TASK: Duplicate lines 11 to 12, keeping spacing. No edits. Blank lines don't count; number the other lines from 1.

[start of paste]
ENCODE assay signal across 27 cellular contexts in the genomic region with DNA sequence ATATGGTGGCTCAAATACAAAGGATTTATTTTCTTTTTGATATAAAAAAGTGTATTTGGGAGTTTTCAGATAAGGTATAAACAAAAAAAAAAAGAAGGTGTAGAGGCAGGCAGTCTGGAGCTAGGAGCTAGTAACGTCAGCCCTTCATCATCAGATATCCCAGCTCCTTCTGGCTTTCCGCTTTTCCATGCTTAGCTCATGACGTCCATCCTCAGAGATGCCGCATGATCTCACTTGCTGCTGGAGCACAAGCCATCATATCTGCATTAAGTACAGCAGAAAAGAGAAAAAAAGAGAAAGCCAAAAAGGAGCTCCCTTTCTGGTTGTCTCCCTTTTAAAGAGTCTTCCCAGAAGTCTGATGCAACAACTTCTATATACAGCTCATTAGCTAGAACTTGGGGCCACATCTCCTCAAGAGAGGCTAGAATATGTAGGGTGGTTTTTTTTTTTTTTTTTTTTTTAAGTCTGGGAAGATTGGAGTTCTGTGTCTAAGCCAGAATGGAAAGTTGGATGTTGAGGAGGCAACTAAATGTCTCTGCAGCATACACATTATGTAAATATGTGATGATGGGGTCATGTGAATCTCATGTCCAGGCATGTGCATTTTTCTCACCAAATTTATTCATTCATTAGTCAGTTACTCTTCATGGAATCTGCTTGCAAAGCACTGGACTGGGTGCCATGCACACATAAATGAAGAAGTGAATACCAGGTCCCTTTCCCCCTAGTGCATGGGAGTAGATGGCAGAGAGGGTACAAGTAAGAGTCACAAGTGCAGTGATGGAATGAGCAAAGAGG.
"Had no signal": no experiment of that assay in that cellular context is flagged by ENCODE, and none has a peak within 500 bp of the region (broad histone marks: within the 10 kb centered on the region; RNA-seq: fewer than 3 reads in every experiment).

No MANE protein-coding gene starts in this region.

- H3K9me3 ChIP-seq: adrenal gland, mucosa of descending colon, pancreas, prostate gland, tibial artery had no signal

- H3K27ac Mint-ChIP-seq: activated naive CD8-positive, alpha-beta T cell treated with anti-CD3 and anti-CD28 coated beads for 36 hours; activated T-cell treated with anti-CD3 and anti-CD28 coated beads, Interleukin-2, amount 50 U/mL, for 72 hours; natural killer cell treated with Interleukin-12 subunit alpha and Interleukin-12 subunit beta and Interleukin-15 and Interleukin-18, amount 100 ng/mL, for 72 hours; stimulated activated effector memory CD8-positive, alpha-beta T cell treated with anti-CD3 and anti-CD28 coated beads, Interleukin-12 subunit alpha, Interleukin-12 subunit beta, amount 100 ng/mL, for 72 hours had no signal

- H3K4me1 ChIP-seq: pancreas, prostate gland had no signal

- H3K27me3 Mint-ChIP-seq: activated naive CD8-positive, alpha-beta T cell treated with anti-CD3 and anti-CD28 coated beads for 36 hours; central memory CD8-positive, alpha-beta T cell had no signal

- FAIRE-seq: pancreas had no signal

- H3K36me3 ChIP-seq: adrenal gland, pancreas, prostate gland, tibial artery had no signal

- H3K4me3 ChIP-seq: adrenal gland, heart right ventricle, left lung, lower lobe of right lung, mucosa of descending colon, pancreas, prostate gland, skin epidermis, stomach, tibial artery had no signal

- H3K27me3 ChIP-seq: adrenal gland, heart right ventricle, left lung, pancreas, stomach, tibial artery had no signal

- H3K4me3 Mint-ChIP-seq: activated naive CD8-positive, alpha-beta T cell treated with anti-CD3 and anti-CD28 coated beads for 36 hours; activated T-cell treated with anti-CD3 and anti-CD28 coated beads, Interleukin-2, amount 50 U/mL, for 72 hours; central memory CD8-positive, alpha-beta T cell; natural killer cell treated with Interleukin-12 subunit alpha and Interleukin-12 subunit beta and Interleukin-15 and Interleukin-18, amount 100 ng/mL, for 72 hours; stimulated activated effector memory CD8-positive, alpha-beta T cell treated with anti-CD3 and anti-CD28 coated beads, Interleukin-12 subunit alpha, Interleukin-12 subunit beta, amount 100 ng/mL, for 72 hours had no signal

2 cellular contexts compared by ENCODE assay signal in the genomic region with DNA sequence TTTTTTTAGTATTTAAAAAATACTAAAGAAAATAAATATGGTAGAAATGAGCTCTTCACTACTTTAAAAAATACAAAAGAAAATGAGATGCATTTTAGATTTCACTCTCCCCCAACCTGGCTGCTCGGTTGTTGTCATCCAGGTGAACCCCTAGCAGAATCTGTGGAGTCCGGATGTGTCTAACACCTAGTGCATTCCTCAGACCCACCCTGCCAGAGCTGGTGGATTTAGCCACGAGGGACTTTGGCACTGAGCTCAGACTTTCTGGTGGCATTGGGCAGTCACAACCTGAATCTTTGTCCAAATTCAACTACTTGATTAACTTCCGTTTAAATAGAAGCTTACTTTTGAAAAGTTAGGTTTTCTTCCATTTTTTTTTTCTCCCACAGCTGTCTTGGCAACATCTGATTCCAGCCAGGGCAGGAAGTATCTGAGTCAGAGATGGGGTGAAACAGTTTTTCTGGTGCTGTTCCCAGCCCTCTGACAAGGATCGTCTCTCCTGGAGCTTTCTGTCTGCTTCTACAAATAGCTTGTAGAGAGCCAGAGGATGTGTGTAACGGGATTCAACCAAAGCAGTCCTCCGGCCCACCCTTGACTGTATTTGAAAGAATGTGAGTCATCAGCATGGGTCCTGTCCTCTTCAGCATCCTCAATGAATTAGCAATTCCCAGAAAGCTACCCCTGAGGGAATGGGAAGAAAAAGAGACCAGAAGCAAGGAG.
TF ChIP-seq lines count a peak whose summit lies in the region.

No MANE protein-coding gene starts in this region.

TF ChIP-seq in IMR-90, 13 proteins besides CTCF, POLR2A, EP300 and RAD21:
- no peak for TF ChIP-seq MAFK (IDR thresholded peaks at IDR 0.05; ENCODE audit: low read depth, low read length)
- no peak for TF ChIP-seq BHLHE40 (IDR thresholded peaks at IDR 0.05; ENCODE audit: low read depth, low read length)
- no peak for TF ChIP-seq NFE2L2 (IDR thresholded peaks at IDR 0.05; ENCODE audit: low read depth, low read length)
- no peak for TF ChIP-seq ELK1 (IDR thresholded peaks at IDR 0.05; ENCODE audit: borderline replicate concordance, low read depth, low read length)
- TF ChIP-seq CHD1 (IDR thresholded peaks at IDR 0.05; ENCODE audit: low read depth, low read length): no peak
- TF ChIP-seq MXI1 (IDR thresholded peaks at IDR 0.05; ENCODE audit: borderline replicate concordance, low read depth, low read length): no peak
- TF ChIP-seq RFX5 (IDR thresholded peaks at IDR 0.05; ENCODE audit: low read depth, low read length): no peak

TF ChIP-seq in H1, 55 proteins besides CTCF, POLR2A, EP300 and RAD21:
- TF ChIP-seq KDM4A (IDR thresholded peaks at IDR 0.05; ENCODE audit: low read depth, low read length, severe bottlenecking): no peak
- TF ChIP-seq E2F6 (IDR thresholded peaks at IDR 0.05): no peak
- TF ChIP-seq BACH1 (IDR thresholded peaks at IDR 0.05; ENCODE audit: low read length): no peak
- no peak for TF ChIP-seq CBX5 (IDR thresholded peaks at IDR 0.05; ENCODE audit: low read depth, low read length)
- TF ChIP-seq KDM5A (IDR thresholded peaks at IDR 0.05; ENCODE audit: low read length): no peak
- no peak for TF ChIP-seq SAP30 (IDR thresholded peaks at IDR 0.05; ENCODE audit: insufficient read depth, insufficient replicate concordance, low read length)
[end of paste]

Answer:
- H3K27me3 ChIP-seq: adrenal gland, heart right ventricle, left lung, pancreas, stomach, tibial artery had no signal

- H3K4me3 Mint-ChIP-seq: activated naive CD8-positive, alpha-beta T cell treated with anti-CD3 and anti-CD28 coated beads for 36 hours; activated T-cell treated with anti-CD3 and anti-CD28 coated beads, Interleukin-2, amount 50 U/mL, for 72 hours; central memory CD8-positive, alpha-beta T cell; natural killer cell treated with Interleukin-12 subunit alpha and Interleukin-12 subunit beta and Interleukin-15 and Interleukin-18, amount 100 ng/mL, for 72 hours; stimulated activated effector memory CD8-positive, alpha-beta T cell treated with anti-CD3 and anti-CD28 coated beads, Interleukin-12 subunit alpha, Interleukin-12 subunit beta, amount 100 ng/mL, for 72 hours had no signal